In a new report, an association for the pharmaceutical industry has blamed rising healthcare costs on hospitals jacking up prices for prescription drugs. The report comes as price transparency has become a bigger issue in Washington, D.C., with policymakers and the Trump administration undertaking initiatives to lower prescription drug costs.
The Pharmaceutical Research and Manufacturers of America (PhRMA), which represents the nation’s largest biopharmaceutical research companies, asserted hospitals mark up charges for 20 drugs by nearly 500 percent.
"Hospitals receive billions of dollars every year in negotiated and mandatory discounts from biopharmaceutical companies while simultaneously increasing the price of these medicines to insurers and patients," Stephen J. Ubl, president and CEO of PhRMA, said in a statement. "In order to make medicines more affordable for patients, we must address the role hospital markups play in driving up medicine costs."
Most hospitals–83 percent–charge patients and insurers more than double their acquisition costs for medicines, increasing prices 200 percent or more, according to the report, which was prepared by consulting firm The Moran Company. More than half of hospitals–53 percent–charged between 200 percent and 400 percent more for medicines on average.
One out of every eight hospitals in the study, or 320 total, has average markups of more than 1000 percent, charging 10 times the acquisition cost for medicines. About one in six hospitals charge seven times the price. For a drug that costs $150, a 700 percent mark-up would result in a $1,050 bill for that medicine.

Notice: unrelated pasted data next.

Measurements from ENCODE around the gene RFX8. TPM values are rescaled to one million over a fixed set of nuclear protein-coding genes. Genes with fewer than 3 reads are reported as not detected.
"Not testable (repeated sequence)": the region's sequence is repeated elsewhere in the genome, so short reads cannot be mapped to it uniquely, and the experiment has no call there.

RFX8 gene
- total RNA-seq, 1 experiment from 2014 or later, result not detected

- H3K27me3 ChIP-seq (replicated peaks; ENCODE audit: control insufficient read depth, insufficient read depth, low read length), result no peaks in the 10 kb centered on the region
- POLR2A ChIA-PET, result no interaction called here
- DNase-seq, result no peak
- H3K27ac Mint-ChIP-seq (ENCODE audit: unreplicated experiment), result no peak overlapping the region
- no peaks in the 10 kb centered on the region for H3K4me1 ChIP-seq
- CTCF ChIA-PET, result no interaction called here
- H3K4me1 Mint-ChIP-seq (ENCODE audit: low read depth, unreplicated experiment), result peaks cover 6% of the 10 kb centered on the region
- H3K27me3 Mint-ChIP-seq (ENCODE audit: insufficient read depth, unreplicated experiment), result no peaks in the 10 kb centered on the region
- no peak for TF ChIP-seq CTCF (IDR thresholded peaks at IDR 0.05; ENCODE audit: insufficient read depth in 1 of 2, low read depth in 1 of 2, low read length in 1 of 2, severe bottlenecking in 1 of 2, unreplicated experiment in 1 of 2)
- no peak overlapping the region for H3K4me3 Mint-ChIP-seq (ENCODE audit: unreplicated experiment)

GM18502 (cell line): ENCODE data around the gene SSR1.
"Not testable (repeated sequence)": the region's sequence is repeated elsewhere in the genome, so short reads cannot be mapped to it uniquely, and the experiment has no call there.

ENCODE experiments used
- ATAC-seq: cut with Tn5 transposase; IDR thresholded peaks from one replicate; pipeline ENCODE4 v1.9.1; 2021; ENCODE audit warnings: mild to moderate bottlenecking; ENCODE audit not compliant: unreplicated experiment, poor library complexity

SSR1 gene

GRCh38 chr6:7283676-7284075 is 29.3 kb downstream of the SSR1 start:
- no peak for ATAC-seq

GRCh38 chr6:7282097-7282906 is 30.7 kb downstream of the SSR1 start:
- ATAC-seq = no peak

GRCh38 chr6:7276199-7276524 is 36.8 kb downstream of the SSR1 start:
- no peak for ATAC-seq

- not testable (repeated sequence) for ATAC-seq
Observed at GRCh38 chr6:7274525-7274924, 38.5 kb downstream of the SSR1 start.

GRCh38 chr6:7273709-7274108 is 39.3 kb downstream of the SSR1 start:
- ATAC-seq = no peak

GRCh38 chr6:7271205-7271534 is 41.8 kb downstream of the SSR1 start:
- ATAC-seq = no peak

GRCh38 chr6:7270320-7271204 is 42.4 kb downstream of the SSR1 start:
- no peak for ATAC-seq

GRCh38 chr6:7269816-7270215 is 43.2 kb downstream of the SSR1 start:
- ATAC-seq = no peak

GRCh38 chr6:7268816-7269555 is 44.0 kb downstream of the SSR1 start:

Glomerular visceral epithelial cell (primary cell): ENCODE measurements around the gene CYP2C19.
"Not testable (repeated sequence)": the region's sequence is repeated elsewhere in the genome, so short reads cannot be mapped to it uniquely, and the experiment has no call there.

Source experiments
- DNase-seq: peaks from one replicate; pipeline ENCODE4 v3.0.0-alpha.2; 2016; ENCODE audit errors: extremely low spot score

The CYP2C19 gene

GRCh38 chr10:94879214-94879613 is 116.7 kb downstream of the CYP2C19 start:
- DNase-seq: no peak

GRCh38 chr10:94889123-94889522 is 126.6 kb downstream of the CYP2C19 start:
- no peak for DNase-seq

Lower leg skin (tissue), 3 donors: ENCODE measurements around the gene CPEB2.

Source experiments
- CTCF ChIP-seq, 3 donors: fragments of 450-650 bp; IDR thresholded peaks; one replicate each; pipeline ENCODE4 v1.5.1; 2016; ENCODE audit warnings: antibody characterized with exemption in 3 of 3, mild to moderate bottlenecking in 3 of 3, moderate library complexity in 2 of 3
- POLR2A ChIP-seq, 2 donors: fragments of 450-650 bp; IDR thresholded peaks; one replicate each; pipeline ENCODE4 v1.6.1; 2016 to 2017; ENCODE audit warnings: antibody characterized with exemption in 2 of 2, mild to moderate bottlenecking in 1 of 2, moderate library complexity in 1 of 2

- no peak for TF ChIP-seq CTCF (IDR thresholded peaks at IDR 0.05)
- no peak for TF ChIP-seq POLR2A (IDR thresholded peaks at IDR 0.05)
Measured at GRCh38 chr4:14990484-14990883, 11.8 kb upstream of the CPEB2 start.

In addition to releasing the report, which used 2016 cost report data from CMS, PhRMA launched an ad campaign taking aim at hospital charges. The ads also aim to defend the role of pharmacy benefits managers (PBMs), which negotiate prices between providers and drug companies. PBMs have come under fire for their opaque process and prices.
Some of PhRMA’s ads directly state that the “middlemen” in the drug industry save money. PhRMA has also blamed higher drug prices on PBMs within the last year.
The American Hospital Association slammed PhRMA’s report, calling out the association for “blaming everyone other than themselves” to justify skyrocketing drug prices.
“This most recent report is a brazen misrepresentation of the facts,” Ashley Thompson, an AHA senior vice president of public policy analysis and development, said in a post on AHA’s website. “The report conveniently fails to explain that, unlike drug manufacturers, hospitals are subject to fixed reimbursement amounts for the vast majority of the care they provide.”